(CBS/AP) NEW YORK - The stock market suffered its worst loss in a month Wednesday after a weak bond auction in Spain caused fears about Europe's debt problems to flare again. Gold plunged to its lowest level since January.
The Dow Jones Industrial Average was down as much as 179 points, but recovered later in the trading day to close down 125 at 13,075. The Dow has fallen more than 100 points only one day this year, March 6, when it lost 204 points.
The Standard & Poor's 500 index finished down 14 at 1,399. The technology-heavy Nasdaq composite index fell 45 to 3,068, its worst decline of the year. It was the Nasdaq's sixth loss in seven days.
European stocks plunged. Benchmark indexes fell 2.8 percent in Germany, 2.7 percent in France, and 2.3 percent in Britain. The global sell-off was caused by a disappointing auction of government debt in Spain. Bond yields there shot higher, a signal that investor confidence in Spain's finances is weakening. Spain announced tax increases and budget cuts last week.
"European countries face a lot of tough choices, and investors are watching the situation there carefully," said John Manley, chief equity strategist for Wells Fargo Advantage Funds. "It's like when cockroaches appear: You're never quite sure how many are out there."
Investors looking for safe places to park money drove prices for U.S. government debt higher. The dollar surged against the euro, and crude oil fell more than $2.50 a barrel.
Commodity prices also fell sharply. Gold plunged $57.90, or 3.5 percent, to $1,614.10 an ounce. Many investors hold gold as a hedge against a weakening dollar, and the dollar strengthened Wednesday against the euro and the British pound.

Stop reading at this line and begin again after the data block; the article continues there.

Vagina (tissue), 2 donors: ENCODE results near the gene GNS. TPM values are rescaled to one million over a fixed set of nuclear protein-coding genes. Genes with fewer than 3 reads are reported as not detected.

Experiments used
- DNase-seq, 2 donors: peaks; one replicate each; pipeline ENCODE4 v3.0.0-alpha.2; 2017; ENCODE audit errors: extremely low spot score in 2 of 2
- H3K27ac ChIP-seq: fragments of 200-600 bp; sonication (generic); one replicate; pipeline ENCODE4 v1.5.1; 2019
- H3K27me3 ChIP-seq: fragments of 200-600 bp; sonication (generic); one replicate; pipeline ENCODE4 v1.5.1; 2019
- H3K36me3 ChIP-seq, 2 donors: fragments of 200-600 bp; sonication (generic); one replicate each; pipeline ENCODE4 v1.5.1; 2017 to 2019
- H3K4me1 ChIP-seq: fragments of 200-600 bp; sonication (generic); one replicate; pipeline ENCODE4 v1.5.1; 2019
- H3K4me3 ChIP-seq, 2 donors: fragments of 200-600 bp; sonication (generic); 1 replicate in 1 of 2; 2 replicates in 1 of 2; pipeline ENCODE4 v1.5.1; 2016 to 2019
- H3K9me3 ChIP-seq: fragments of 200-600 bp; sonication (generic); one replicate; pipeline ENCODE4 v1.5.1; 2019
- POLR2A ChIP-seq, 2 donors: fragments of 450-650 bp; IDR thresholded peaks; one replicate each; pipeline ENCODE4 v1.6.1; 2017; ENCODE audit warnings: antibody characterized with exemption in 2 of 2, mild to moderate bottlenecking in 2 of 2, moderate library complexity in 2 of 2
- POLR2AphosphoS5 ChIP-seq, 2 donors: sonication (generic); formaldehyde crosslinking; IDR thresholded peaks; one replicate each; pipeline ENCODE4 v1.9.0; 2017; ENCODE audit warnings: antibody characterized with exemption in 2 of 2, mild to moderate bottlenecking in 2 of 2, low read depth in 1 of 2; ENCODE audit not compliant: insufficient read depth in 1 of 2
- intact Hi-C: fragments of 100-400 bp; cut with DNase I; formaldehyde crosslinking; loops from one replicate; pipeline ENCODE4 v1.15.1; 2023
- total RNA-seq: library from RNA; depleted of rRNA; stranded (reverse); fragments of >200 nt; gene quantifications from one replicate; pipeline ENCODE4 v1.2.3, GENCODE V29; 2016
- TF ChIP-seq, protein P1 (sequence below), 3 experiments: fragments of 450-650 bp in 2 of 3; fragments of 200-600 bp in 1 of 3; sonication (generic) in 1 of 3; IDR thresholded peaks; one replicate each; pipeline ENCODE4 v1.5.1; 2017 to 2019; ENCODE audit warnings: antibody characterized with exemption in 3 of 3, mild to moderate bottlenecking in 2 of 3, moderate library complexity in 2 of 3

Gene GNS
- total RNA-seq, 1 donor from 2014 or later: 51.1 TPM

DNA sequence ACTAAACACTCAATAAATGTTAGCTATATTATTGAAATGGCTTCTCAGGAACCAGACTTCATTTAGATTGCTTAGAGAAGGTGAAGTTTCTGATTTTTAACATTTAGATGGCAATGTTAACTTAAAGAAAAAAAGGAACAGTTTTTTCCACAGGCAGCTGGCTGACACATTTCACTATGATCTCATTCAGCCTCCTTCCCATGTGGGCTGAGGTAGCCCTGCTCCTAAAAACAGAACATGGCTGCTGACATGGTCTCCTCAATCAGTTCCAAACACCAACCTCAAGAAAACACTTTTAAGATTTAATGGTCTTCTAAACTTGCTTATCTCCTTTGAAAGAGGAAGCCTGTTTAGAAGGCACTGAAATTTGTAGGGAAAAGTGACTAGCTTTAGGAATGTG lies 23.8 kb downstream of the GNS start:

The euro fell as low as $1.3106, its lowest point against the dollar in more than two weeks. It traded at $1.3217 late Tuesday.
Gold doubled in price after the 2008 financial crisis and almost hit $1,900 an ounce, driven partly by fear about the global economy and partly by investors who saw an opportunity to make money from gold's strong rally. Silver fell more than 6 percent Wednesday, and copper fell 3 percent. The price of crude oil fell $2.54 per barrel to $101.47, its first close below $102 since mid-February.
In the United States, minutes from the last meeting of the Federal Reserve showed that members had a sunnier view of the economy because of strong gains in the job market in December, January and February.
Payroll processor ADP said the economy added 209,000 private-sector jobs in March. Economists think the government's monthly unemployment report on Friday will show a gain of 210,000 for March. Job growth averaged 245,000 from December through February.
But the Fed also signaled that it is unlikely to buy more bonds to help the economy. The Fed has embarked on two rounds of bond-buying in the last several years, most recently in August 2010, to lower interest rates and help stock prices.
"Despite the relatively strong run we've had in the U.S., there's a number of headwinds out there, the main one being Europe," said Bernie Kavanagh, vice president portfolio management at the investment firm Stifel Financial.
Traders sold European bonds and bought safer investments such as German bunds and U.S. Treasurys. The yield on the 10-year Treasury note fell to 2.24 percent from 2.29 percent late Tuesday.
Bank stocks, which typically decline when the European debt crisis flares, dropped sharply. Citigroup dropped almost 3.7 percent, Morgan Stanley fell 3.2 percent, JPMorgan Chase 2.4 percent. and Bank of America 2.5 percent.
The stocks of materials and mining companies fell. Newmont Mining was down 4.9 percent, while Freeport-McMoran Copper fell 2 percent. Aluminum maker Alcoa Inc. fell 2.4 percent, one of the biggest declines in the Dow.